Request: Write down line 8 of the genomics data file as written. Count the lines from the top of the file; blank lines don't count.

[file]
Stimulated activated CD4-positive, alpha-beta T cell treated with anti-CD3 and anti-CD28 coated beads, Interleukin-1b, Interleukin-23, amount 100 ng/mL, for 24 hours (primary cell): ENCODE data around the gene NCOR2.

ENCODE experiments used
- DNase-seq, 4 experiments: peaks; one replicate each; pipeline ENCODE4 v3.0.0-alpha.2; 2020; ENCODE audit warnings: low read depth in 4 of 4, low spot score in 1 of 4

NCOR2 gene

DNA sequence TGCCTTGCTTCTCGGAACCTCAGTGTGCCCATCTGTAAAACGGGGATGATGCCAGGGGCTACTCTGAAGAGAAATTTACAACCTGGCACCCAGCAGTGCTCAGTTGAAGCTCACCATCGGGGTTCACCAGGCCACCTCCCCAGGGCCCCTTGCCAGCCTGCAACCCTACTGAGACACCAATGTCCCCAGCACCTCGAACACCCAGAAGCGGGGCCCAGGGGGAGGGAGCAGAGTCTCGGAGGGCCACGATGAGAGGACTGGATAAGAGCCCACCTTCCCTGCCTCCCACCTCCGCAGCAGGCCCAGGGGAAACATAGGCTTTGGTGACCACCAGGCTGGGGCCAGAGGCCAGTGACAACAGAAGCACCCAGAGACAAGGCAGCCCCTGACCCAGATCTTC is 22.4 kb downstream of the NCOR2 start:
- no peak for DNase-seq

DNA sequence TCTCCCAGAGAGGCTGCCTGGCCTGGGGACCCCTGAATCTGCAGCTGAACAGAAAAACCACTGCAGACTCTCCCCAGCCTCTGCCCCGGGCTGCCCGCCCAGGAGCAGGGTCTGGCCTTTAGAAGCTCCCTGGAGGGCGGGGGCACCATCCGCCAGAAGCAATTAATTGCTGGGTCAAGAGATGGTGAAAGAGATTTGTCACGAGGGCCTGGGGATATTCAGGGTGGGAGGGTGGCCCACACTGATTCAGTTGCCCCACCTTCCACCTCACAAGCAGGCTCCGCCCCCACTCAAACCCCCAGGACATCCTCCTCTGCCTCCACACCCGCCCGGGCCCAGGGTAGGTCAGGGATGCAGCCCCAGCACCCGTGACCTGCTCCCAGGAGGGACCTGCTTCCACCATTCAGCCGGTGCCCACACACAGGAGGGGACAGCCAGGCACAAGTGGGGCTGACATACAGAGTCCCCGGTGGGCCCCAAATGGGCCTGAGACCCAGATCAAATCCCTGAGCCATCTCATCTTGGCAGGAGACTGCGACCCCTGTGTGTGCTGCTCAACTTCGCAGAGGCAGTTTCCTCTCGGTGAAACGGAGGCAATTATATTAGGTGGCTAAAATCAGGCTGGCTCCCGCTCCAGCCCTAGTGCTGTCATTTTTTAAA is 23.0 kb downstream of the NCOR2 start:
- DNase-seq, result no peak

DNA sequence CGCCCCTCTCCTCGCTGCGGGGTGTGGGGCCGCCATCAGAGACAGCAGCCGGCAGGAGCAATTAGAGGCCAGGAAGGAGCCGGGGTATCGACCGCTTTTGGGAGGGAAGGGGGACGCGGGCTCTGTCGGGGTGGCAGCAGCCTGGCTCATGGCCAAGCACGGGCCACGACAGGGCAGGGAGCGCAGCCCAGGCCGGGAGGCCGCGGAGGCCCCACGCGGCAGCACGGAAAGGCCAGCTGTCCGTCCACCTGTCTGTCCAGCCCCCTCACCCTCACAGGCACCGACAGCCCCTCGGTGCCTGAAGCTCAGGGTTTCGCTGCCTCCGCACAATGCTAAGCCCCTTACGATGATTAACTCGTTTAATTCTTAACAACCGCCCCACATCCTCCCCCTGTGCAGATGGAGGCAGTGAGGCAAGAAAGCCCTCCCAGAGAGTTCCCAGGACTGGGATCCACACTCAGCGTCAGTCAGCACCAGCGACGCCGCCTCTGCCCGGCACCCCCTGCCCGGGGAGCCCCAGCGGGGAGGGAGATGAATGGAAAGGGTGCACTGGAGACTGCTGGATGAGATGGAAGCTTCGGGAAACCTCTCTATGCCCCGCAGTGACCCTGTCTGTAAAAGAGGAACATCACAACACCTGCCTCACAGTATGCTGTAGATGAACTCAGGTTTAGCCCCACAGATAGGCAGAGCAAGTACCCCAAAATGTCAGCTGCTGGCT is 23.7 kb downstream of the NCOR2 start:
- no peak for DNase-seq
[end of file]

- DNase-seq, result no peak